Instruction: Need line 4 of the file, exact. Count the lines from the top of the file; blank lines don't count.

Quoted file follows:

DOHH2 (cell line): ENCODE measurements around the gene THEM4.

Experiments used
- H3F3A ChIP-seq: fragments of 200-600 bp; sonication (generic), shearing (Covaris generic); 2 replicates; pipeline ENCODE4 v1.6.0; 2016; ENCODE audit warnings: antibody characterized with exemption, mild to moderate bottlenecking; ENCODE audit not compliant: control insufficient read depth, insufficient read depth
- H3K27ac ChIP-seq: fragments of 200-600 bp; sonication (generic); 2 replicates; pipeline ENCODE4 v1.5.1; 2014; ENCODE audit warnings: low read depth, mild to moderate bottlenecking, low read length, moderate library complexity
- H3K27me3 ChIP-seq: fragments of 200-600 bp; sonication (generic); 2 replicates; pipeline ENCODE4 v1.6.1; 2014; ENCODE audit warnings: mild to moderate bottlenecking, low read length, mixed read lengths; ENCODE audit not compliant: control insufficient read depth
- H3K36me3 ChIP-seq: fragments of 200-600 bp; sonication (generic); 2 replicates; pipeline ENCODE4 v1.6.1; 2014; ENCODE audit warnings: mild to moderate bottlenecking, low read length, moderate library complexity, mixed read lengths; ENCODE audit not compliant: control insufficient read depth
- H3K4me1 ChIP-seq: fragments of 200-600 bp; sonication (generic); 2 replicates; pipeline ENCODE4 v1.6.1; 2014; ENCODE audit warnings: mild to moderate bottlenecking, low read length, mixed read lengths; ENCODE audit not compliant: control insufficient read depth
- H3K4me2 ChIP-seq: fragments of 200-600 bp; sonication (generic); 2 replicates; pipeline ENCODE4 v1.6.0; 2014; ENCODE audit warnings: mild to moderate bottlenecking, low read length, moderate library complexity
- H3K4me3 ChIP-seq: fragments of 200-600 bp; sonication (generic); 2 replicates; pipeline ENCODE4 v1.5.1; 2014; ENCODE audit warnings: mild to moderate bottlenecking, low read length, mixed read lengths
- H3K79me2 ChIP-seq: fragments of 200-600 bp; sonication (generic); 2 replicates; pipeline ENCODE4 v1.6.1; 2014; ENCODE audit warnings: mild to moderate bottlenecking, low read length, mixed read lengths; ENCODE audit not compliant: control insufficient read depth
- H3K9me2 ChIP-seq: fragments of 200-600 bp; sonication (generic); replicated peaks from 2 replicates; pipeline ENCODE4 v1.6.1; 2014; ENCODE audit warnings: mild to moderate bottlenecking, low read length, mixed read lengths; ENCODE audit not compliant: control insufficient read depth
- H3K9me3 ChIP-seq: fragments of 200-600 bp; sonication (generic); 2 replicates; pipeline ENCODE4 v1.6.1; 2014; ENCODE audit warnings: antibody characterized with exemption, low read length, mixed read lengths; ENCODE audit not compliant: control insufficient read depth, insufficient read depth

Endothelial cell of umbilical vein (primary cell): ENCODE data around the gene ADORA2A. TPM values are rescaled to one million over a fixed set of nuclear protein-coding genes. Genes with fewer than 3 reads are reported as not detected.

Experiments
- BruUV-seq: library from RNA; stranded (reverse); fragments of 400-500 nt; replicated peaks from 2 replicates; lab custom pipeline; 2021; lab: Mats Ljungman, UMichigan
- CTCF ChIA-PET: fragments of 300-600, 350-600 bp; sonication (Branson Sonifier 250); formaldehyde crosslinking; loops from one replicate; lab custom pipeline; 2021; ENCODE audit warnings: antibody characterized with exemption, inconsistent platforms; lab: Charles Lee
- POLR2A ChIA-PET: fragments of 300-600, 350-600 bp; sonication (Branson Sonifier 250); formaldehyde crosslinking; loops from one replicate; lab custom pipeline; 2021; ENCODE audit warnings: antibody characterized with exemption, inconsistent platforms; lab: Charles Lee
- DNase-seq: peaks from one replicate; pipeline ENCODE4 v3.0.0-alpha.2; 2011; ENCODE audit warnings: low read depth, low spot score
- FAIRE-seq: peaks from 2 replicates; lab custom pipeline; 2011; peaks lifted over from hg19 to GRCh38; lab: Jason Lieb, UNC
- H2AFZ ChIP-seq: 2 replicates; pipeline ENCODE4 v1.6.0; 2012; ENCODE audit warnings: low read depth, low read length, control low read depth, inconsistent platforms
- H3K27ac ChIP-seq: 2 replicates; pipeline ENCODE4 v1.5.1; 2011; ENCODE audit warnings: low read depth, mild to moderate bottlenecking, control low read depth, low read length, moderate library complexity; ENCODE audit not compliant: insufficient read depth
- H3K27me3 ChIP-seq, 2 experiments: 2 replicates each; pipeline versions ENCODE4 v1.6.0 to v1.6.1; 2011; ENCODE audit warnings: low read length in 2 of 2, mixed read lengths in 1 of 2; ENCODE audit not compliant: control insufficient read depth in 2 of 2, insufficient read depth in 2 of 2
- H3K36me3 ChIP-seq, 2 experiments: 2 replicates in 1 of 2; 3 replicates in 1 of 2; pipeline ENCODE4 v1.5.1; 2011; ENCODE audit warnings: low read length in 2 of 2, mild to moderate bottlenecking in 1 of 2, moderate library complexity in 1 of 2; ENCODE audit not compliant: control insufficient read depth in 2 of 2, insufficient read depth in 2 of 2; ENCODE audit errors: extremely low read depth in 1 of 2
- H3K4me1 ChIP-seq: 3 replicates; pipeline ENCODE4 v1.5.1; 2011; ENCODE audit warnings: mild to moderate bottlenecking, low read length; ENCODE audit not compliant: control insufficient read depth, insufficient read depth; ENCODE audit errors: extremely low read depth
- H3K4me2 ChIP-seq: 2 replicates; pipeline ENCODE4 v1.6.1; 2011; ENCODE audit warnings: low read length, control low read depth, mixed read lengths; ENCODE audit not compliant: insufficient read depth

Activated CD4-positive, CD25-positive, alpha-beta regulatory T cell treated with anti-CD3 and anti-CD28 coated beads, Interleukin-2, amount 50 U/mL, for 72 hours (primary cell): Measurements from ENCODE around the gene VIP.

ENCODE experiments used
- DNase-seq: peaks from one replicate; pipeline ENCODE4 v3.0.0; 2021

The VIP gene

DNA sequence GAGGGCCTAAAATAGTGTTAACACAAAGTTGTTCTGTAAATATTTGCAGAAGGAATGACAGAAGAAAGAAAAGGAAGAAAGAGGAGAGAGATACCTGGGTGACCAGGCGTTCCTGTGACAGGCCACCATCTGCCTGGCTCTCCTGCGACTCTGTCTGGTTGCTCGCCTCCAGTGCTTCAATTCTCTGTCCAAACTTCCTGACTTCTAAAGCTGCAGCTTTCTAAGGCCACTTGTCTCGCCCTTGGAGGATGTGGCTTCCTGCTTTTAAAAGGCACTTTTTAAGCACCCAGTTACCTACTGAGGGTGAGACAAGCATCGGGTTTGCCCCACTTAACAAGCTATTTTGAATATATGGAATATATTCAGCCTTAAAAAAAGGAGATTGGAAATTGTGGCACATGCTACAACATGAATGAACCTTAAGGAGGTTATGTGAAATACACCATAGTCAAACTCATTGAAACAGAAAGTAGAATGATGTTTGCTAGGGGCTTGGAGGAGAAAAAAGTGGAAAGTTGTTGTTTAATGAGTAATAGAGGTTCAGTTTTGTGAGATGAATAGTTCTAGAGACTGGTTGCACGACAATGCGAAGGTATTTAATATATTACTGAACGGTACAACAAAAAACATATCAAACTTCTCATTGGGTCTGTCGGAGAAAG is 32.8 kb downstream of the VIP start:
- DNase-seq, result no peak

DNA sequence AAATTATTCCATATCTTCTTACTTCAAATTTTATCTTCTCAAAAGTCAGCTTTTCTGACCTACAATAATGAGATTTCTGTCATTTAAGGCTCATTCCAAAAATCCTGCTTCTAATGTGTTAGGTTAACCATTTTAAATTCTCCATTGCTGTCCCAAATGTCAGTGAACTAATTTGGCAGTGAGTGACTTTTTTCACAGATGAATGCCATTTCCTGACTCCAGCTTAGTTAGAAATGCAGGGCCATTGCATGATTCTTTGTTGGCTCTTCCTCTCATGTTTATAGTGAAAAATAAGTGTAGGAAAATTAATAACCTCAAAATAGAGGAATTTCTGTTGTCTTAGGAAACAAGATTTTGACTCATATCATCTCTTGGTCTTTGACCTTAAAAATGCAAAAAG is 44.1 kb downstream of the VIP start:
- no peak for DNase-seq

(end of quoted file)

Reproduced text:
- H3K27ac ChIP-seq: fragments of 200-600 bp; sonication (generic); 2 replicates; pipeline ENCODE4 v1.5.1; 2014; ENCODE audit warnings: low read depth, mild to moderate bottlenecking, low read length, moderate library complexity